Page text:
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China responded to President Trump’s threat of more tariffs by letting its currency drop below seven, an important psychological level. The U.S. followed by labeling China a currency manipulator.
HOW MARKETS REACTED
Equities traded in a whippy fashion, but U.S. markets fared better than most; the S&P 500 ended down “only” about 0.4% for the week. Volatility, as measured by the CBOE Volatility Index (VIX), moved up. Yields on 10-Year Treasuries approached a three-year low.
WHAT THIS MEANS
Currency valuation represents a new point of contention, and the U.S. – China trade dispute continues to hold center stage. There is concern that the depreciating Yuan could result in capital outflows from China, spreading contagion in global markets.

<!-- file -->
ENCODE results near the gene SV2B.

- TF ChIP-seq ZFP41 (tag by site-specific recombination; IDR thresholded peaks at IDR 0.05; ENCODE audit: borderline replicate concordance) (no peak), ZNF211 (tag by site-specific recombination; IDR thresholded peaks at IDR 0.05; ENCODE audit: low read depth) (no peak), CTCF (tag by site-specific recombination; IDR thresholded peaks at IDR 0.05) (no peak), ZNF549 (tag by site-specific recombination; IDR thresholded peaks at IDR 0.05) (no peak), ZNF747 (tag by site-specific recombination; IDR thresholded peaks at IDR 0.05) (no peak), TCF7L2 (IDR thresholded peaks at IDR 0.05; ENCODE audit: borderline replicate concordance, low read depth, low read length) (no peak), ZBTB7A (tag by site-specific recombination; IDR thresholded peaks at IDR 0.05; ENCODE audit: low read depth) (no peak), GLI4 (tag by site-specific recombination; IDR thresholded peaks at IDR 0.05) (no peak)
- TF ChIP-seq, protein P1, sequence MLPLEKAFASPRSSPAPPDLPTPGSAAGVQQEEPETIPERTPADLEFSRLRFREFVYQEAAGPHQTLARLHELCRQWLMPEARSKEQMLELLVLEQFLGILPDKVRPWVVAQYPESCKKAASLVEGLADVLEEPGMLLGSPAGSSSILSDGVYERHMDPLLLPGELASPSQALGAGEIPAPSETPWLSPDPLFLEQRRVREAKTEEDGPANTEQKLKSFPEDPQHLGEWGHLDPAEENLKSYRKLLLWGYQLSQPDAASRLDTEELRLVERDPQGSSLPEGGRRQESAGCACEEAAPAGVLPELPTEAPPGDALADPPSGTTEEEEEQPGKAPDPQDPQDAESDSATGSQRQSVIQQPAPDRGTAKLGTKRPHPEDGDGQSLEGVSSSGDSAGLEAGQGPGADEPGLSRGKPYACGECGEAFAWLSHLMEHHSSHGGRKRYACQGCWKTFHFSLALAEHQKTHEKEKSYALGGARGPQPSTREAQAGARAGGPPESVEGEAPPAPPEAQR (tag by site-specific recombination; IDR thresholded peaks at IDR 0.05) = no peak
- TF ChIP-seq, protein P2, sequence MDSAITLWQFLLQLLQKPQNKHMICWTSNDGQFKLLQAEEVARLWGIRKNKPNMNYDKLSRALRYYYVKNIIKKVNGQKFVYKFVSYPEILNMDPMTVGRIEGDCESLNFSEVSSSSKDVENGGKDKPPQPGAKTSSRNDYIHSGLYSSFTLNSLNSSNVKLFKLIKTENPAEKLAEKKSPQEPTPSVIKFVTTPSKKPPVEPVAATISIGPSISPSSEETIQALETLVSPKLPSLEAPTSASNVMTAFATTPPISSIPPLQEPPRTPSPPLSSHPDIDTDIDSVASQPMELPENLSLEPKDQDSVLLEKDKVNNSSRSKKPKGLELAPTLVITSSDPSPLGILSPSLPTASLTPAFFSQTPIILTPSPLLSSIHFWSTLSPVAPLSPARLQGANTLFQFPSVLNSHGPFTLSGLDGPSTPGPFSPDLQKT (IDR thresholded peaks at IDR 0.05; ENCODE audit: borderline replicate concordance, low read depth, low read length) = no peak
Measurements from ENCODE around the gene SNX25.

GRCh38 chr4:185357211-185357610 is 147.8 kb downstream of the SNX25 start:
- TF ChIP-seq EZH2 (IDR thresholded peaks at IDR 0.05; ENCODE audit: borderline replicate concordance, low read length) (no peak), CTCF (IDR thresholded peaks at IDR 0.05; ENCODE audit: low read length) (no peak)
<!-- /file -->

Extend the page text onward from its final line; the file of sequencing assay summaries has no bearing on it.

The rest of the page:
WHAT TO WATCH
U.S. Consumer Price Index (CPI) data will be released on Tuesday, and China reports retail sales and industrial production on Wednesday. Political risk remains in focus, including protests in Hong Kong, the threat of Italian elections, and preparations for Brexit in the UK.
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